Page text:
The human sense of hearing has the ability to perceive combinations of tones as being in tune or out of tune. The Greek mathematician Pythagoras was among the first to note that well-tuned intervals correspond to simple rational frequency ratios. For example, the perfect fifth corresponds to a frequency ratio of 3:2. The occurrence of simple ratios is due to a fact that musical sounds do not only consist of their ground frequency but also involve a complex series of higher partials (overtones) at integer multiples of the ground frequency. A musical interval is perceived as harmonic or in tune if the frequencies of the overtones partially coincide, leading naturally to simple frequency ratios. Is this not the case, the almost-overlapping partials generate dissonant beats, acoustically perceived as an increase and decrease in volume.
For defining a tuning scheme the most important principal is to fit all intervals in a functioning system. The problems arising in this context can be illustrated in the following example:
The ratio for a just fifth is (3:2), for a just octave is (2:1). When you layer 12 fifths, your final note should equal the note that you reach by layering 7 octaves. Unfortunately, this is not the case: (3/2) 12 is not the same as (2/1)7, instead the calculated note differs by a quarter semitone. In other words: the circle of fifths does not close. In fact, one can show that is mathematically impossible to tune a keyboard instrument consistently in such a way that all intervals are just in their intonation. As a solution for this problem, one could divide the octave (2:1) in 12 exactly equally-sized semitones. This defines the equal temperament (ET), the dominating temperament in Western music. However, except for the octave, all intervals in the ET are characterized by irrational frequency ratios, meaning that they are more or less out of tune.
Historically this mathematical imperfectness has led to an amazing variety of tuning schemes, called temperaments, ranging from just intonation to the equal temperament (ET). Just intonation aims at maximal harmony, tuning all intervals with rational frequency ratios, but it can be used only in a single musical key. The ET, which is characterized by a constant irrational semitone ratio 21/12, works in all keys but all intervals except for the octave are out of tune. In between there is a large variety of historical unequal temperaments, seeking for a compromise between harmony and scale invariance to a different extent. The ET, today’s dominating Western temperament, is the least harmonic one, but over the last two centuries humanity got used to these discrepancies. Still, many musicians keep on expressing their discomfort with the harmonic shortcomings of the ET.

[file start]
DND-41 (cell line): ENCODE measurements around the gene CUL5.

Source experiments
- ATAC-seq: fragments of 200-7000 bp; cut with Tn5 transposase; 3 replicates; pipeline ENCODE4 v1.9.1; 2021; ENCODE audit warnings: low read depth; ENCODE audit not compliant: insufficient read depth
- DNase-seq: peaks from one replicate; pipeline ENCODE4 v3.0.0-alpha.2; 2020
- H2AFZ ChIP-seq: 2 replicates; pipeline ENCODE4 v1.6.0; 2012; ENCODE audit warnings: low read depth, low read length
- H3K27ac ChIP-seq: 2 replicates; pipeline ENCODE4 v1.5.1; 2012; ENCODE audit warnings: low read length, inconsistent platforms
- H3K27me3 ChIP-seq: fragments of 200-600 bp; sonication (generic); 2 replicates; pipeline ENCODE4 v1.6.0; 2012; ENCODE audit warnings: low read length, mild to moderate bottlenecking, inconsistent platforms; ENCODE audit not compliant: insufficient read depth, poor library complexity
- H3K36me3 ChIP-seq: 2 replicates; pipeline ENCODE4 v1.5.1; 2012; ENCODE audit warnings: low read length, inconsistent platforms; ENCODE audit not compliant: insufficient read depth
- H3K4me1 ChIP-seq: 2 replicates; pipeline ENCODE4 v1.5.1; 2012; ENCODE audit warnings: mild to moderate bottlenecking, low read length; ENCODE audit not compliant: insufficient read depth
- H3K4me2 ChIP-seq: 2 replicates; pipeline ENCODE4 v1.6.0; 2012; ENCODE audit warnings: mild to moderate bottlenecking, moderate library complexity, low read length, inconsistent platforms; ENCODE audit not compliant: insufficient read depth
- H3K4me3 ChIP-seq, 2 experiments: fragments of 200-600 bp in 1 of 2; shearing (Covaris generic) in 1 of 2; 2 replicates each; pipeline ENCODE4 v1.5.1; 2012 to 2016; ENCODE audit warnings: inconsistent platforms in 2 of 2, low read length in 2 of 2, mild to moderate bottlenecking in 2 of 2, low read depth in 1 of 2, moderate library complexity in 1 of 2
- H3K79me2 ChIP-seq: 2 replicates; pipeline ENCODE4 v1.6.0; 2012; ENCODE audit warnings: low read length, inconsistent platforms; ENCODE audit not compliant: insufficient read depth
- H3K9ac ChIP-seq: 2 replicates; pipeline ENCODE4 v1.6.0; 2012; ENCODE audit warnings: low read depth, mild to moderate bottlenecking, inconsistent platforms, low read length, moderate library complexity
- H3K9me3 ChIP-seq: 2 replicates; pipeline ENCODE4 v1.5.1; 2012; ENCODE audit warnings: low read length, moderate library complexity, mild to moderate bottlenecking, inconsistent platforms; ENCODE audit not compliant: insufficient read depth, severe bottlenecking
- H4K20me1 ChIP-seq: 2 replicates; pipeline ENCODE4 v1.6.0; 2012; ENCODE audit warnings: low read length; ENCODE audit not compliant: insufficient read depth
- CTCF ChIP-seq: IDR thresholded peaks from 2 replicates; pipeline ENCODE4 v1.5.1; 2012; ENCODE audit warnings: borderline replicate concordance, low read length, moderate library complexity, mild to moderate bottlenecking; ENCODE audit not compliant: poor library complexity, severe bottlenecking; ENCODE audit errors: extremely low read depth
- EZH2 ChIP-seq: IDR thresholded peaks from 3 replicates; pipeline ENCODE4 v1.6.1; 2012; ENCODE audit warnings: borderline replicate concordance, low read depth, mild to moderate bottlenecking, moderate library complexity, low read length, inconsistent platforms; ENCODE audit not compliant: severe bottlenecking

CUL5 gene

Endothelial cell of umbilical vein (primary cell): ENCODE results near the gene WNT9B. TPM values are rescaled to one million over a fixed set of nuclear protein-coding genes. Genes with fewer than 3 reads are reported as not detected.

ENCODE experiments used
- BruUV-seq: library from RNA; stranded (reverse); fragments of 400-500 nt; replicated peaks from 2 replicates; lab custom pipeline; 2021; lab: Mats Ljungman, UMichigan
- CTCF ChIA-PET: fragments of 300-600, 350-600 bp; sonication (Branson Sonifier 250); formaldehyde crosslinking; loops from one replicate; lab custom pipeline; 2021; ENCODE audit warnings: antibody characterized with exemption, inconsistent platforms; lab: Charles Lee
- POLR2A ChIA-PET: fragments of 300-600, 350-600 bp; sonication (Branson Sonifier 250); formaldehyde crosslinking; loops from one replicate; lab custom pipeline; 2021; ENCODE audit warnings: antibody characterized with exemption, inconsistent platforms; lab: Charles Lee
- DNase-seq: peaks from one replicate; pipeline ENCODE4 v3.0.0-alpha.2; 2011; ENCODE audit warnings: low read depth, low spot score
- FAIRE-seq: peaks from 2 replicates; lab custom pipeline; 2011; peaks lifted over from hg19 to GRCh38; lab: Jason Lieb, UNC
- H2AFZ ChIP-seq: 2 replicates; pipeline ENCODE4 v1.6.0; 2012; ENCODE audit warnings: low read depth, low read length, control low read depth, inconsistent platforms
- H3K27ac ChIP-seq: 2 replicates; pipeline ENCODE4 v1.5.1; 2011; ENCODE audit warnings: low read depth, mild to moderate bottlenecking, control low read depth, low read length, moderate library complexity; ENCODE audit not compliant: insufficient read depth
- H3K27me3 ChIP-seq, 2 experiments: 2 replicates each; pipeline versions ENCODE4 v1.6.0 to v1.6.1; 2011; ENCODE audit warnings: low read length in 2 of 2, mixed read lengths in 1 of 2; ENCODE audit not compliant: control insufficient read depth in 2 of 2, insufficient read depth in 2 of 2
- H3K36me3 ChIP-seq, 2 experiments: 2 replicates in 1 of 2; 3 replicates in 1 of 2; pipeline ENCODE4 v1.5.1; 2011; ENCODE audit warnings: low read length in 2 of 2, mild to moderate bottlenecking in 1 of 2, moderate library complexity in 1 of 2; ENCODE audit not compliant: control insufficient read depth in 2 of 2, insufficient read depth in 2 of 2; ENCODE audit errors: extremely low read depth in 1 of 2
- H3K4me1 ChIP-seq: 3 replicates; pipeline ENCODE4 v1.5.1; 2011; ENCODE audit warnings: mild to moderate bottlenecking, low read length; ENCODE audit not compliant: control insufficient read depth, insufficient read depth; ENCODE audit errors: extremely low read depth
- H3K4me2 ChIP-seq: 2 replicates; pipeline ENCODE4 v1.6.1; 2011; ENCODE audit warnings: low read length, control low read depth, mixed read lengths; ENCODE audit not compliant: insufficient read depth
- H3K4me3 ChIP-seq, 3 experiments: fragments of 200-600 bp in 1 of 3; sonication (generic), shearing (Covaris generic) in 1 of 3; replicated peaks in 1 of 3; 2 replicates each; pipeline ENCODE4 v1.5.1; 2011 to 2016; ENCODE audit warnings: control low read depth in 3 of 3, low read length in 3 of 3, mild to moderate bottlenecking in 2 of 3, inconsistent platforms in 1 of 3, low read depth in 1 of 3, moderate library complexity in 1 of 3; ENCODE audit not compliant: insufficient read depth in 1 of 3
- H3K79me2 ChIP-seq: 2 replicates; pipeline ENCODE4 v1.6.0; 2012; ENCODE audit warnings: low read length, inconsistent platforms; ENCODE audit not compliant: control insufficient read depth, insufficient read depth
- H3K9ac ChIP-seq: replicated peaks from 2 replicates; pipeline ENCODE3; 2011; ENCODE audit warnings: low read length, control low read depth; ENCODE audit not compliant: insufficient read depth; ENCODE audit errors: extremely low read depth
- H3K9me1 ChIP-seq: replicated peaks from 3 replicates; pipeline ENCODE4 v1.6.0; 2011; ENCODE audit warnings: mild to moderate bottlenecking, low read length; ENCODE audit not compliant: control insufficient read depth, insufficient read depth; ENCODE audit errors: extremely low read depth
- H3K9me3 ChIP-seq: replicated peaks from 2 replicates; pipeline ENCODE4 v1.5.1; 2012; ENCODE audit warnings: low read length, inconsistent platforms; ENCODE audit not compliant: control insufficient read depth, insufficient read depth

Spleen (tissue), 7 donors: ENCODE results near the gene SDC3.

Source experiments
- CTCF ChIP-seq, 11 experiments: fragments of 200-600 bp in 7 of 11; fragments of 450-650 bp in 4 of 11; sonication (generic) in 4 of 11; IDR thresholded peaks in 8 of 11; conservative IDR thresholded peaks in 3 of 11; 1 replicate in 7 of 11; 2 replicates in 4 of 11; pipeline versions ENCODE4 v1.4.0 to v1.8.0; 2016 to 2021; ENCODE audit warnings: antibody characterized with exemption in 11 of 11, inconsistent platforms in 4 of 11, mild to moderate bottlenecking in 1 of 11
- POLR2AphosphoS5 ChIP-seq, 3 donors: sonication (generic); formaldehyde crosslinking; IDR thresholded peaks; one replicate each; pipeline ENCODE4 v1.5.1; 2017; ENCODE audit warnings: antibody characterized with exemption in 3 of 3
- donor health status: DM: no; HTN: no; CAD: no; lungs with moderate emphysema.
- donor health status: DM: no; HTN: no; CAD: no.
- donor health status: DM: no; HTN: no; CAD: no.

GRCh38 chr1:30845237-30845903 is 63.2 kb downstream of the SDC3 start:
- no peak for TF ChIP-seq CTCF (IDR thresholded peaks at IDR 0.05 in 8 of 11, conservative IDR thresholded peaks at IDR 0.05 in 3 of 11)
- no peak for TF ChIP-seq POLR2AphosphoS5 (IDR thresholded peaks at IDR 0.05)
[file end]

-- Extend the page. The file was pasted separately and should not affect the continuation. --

Static just intonation
By tuning your piano in just intonation – for example just in reference to the keynote C – you face a certain problem: You are not able to modulate between the keys, much less than playing in another key than C. Static just intonation does not function for different keys. For hundreds of years there have been many efforts to establish a just intonation for a keyboard instrument. To accomplish this goal, keyboard instruments with additional accidental keys have been invented. The number of keys per octave (normally 12) got extended till the number of 72 keys per octave for the Orthotonophonium of Arthur von Oettingen (1914). These kinds of instruments were virtually impracticable.
Instant dynamically-adapting tuning
Our software solves
this problem by dynamical tuning: Whenever there is a new pattern of
keys pressed on the keyboard, the optimal tune is computed
instantaneously, trying to get as close as possible to just frequency
ratios. As a result you can play in just intonation independent of the
key, even if you modulate to different keys. Only for chords which
cannot be tuned consistently in just intonation, as, for example, the
diminished seventh, a tempered compromise is computed.
What is old – what is new
In the past there have been previous attempts to implement dynamical tuning schemes for electronic keyboards, e.g. Mutabor and Hermode Tuning. Here we use a different method that exploits the power of modern computers which are now able to solve complex systems of equations within fractions of a millisecond. In addition, our project is non-proprietary and free of charge, allowing everyone to experience dynamically tuned just intonation and to contribute to the development of the software. Instead of artificial sounds the application is able to tune samples of real instruments.